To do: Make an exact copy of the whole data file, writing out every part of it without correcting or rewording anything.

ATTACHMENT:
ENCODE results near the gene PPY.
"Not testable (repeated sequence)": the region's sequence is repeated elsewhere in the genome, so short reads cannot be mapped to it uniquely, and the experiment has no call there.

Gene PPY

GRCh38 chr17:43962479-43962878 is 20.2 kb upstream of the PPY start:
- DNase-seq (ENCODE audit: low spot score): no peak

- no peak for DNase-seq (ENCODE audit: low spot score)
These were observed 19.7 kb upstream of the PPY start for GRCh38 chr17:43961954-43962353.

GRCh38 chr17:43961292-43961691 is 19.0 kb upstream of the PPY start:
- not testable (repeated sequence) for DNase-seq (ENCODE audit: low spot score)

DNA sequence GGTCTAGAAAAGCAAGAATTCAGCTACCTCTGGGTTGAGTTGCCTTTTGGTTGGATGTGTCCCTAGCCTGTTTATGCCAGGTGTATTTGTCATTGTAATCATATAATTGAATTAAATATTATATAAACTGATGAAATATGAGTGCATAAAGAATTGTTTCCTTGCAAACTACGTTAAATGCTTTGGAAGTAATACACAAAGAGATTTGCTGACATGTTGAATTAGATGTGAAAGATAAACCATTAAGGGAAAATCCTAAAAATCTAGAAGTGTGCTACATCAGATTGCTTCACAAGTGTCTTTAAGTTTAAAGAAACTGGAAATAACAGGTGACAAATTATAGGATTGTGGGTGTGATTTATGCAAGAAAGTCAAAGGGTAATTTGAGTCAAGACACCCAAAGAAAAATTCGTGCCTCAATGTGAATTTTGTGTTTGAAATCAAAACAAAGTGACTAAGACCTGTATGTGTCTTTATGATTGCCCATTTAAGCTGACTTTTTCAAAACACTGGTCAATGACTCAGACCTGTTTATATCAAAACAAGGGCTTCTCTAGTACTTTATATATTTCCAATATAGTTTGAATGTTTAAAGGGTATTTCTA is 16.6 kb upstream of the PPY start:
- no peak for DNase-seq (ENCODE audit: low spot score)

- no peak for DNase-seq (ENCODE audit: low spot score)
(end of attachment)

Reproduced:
ENCODE results near the gene PPY.
"Not testable (repeated sequence)": the region's sequence is repeated elsewhere in the genome, so short reads cannot be mapped to it uniquely, and the experiment has no call there.

Gene PPY

GRCh38 chr17:43962479-43962878 is 20.2 kb upstream of the PPY start:
- DNase-seq (ENCODE audit: low spot score): no peak

- no peak for DNase-seq (ENCODE audit: low spot score)
These were observed 19.7 kb upstream of the PPY start for GRCh38 chr17:43961954-43962353.

GRCh38 chr17:43961292-43961691 is 19.0 kb upstream of the PPY start:
- not testable (repeated sequence) for DNase-seq (ENCODE audit: low spot score)

DNA sequence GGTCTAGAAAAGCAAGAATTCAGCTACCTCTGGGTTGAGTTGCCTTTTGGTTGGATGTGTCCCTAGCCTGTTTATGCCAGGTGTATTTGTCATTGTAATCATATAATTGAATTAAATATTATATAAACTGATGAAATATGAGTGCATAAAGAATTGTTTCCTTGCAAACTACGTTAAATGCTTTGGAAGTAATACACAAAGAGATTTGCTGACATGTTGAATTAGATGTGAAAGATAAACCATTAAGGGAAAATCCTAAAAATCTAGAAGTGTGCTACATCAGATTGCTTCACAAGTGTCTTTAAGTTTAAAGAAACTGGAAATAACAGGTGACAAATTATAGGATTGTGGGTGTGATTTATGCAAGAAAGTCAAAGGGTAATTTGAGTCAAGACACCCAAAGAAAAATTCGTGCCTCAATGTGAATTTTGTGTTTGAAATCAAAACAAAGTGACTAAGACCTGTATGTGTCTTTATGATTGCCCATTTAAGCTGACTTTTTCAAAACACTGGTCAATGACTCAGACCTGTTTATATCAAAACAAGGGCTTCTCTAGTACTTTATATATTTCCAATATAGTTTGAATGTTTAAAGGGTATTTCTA is 16.6 kb upstream of the PPY start:
- no peak for DNase-seq (ENCODE audit: low spot score)

- no peak for DNase-seq (ENCODE audit: low spot score)